Karema Secondary School,
P.O. Box 155,
22nd February, 2017

Dear .........,
Hello my mum! How are you doing? I hope everyone is fine there. My studies are going well. Teachers especially Teacher Simon misses you so much. They remember you the day you brought me here at first time. They say you are very vivacious.
I would like to ask for the permission and some money. I want go to Aunt Maria during holiday. I won’t spend the whole holiday there. I will stay for two weeks and i will finish other two weeks there at home.
Will you allow me and send some money for me?
Say Hi to everyone at home! Tell Asha to study hard for the next Standard IV exams. I will bring her some crops!
Lots of Love
Image credit:
ACTIVITY FIVE: Winding up the topic/lesson. Here teachers summarise the topic/lesson by emphasizing the importance of the sub topic/lesson and suggesting other related aspects of the sub topic/lesson.
ADDITIONAL ACTIVITY: As a teacher, what other activity can be applied in this sub topic/lesson? You can always drop your alternative activity or activities to this article so as to improve teaching and learning of ‘O’ Level English Blog! (OLE).
Our life is made successful with writing. Letters are important in our daily life as they play a great role both in our life careers and social lives. So, everyone should be used to the letters.
Ask students how they get greetings from their friends and relatives. Actually, some students will say they even write to their parents or grandparents or others. At school, they will say they get them from classmates, friends and from other fellows they meet apart from school life.
A teacher should design an evaluation for students by using appropriate assessment tools like oral questions or assignments so that to see if the student is able to write friendly letters.
Assessment #01: Group work
Set considerable number of groups and allow your students to write friendly letters. These groups should write each other on either a guided topic or on free topic. These letters should be presented before the class.
Assessment #02: Pair works
Guide students to form familiar pairs, that's, the pair should just consists of two familiar friends who should write the friendly letter to one familiar pair as well. There should be equal number of pairs so that they can match. If one pair doesn't match, the teacher can join one pair.
Assessment #03: Individual work
Lastly, each individual student should write a friendly letter to the classmate, schoolmate, parents, teacher or a relative and submit to the teacher.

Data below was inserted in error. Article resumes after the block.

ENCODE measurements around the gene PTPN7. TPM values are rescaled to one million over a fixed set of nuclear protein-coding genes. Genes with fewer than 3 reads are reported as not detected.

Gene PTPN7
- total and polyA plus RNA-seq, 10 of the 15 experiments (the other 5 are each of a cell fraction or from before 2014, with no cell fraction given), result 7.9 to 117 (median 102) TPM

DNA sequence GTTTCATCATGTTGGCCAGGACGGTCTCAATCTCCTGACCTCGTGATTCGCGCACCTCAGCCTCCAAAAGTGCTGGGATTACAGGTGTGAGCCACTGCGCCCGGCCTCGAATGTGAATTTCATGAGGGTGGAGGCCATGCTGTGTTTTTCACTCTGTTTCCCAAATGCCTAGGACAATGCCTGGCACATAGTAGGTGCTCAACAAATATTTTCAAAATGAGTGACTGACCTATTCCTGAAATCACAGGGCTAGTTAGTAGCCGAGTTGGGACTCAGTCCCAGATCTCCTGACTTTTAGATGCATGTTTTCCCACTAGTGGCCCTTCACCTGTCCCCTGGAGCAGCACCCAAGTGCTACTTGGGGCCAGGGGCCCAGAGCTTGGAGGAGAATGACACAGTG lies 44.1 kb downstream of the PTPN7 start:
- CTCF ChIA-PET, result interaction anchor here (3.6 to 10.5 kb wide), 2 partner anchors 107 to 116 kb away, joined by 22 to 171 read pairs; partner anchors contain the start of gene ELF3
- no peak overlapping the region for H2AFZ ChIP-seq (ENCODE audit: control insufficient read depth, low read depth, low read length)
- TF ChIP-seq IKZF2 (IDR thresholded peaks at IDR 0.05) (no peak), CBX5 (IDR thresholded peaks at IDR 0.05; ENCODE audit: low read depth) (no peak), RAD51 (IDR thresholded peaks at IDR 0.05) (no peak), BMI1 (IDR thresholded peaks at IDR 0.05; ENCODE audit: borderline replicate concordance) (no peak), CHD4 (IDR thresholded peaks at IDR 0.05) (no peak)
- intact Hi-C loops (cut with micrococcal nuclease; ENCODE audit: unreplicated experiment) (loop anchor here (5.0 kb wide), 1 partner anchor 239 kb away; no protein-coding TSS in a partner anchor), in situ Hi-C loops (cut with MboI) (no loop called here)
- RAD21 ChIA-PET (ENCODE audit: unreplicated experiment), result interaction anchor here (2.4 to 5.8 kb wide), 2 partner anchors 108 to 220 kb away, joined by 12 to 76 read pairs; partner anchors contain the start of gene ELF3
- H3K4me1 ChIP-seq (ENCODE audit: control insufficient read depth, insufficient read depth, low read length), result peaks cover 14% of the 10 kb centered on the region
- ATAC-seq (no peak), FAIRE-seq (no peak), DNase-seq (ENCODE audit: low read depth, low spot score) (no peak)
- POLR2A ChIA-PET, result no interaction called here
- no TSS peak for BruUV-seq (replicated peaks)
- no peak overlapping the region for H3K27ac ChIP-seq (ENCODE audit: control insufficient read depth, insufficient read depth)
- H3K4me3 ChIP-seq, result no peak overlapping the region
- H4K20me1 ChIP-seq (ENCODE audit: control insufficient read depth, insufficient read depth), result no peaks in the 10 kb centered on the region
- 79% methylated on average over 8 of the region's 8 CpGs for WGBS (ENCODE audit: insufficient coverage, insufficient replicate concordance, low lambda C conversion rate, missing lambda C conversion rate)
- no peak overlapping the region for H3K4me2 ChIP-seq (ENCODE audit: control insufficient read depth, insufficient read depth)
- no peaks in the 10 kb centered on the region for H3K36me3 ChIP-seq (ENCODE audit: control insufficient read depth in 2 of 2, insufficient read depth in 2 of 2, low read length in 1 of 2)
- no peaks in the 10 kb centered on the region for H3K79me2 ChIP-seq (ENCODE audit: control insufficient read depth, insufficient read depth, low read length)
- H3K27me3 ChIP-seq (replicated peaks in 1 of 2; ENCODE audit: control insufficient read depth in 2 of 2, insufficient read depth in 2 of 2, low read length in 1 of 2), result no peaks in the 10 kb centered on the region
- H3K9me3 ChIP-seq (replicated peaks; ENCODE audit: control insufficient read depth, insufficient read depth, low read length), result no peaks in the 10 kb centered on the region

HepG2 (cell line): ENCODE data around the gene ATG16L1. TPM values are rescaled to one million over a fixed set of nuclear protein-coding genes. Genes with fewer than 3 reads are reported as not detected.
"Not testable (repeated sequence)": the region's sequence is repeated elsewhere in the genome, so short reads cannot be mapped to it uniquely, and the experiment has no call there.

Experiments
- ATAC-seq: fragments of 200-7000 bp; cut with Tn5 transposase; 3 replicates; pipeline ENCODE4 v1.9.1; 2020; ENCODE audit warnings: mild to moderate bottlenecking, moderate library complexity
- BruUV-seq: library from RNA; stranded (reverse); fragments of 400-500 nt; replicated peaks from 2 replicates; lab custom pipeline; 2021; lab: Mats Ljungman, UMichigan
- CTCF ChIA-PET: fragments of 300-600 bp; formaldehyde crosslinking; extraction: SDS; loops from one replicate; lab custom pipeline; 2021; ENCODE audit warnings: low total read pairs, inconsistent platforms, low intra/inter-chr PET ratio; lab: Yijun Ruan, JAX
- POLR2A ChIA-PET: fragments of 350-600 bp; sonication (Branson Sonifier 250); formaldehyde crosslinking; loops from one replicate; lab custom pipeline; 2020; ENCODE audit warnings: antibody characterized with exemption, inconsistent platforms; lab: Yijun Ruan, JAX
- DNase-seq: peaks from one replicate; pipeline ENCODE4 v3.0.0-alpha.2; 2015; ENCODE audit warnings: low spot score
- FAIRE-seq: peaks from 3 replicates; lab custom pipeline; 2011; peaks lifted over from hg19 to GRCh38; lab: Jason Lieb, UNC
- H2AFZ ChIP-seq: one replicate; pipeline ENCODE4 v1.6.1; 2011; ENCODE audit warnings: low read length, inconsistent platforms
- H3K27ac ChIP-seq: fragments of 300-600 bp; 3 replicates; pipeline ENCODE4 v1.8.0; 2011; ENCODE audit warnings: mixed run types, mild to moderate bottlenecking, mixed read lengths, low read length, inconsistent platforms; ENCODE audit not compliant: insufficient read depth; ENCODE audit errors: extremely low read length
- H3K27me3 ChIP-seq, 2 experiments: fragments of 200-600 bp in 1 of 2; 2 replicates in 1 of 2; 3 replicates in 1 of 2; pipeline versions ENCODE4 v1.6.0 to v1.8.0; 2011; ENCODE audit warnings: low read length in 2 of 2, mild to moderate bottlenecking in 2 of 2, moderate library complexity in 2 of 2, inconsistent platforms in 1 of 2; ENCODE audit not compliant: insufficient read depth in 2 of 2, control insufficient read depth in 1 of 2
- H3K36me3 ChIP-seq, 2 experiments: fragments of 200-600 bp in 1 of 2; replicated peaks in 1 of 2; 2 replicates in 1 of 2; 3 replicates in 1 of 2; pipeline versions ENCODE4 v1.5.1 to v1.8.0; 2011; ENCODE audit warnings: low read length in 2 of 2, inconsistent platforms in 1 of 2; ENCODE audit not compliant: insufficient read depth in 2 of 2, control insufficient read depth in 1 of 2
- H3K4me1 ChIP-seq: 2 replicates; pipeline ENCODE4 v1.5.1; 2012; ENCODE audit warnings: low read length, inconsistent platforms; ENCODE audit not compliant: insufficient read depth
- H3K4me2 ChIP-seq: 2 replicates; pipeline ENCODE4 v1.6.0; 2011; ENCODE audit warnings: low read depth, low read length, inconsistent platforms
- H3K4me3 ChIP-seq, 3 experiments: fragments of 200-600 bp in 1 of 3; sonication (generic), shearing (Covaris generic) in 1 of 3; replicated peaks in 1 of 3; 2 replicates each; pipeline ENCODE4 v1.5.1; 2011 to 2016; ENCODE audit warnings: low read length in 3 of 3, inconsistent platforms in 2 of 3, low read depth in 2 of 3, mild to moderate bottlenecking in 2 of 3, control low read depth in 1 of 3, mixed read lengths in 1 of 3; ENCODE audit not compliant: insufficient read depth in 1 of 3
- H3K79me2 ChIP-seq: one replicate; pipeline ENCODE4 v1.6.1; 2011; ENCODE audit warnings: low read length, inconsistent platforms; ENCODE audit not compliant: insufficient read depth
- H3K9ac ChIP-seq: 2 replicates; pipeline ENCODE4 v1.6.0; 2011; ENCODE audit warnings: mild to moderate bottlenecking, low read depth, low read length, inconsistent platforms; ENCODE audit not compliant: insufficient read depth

Other Important Terms of Friendly letters
P.S. It's written at the end of the letter if you have already finished your letter and then remembers something you forgot to say in the letter. Thus, you should add a P.S. (postscript) at the bottom of letter right under your signature.
For example,
P.S. Write back soon!

R.S.V.P Comment is also written at the end of your letter to ask for an answer for your letter especially if you want to know whether or not the person you sent a letter will be coming to your event. It's written in the lower left-hand corner. It's mostly applied in invitations and it is followed by the phone number.
For example,
R.S.V.P. 0766414541

UFS is an abbreviation that means 'Under First Signature'. It means the letter should be routed through head of certain department. For example,
U.F.S: Permanent Secretary,
     Ministry of Health,
In Kiswahili letters, we normally use the abbreviations 'K.K' meaning 'Kupitia Kwa', that's, through a person or department that is also responsible for responding or reviewing the specific letter.

Note: You can give students more individual works, pair works, and group works to facilitate their interaction and understanding of the sub topic or lesson. As English language teacher you have to give students more works to do. Because language is meant to be largely spoken and written, the teacher should rely on written exercises and notes. Instead students have to learn English language by vigorously exercising individually, in pairs, and in groups.
Writing is a productive skill. After learning all four language skills during teaching and learning processes, finally the students will have to sit down and write the final exams. This highlights that writing is the necessary skill if a student really wants to excel in the final examinations. A teacher should emphasize this skill just he/she emphasize other language skills.
Letter writing on the other hand, is the extremely important professional and life career skill that every student should seriously take into consideration. Writing good friendly letters is a good foundation for mastery of other forms of letters like official letters. More practices on writing friendly letters will give students more confidence, boost their language, and letter writing skills as well.

NOTE: These stages explained above are not necessarily covered in a single lesson of single or double period. Remember that this is the guide for teaching the whole sub topic which has periods ranging from 6 to 20. So, the teacher's task is to divide these stages according to the total number of periods for a particular sub topic.


Title: “Form One English Language Notes with Grammar, Exercises and Key Answers”
Edition: 1st (2022)
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Kemper, Dave et all (1995) WRITERS EXPRESS: A Handbook for YOUNG WRITERS, THINKERS, AND LEARNERS, D.C. Heath and Company,

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Emmanuel Kachele is a founder and Blogger of KACHELE ONLINE Blog, an educational blog where 'O' Level English - 'OLE', 'A' Level English (ALE) and other related teaching and life skills are shared extensively. This is an online center for all Tanzanian Secondary School English Language students and teachers (Forms I-VI) and all interested English Language learners and teachers worldwide.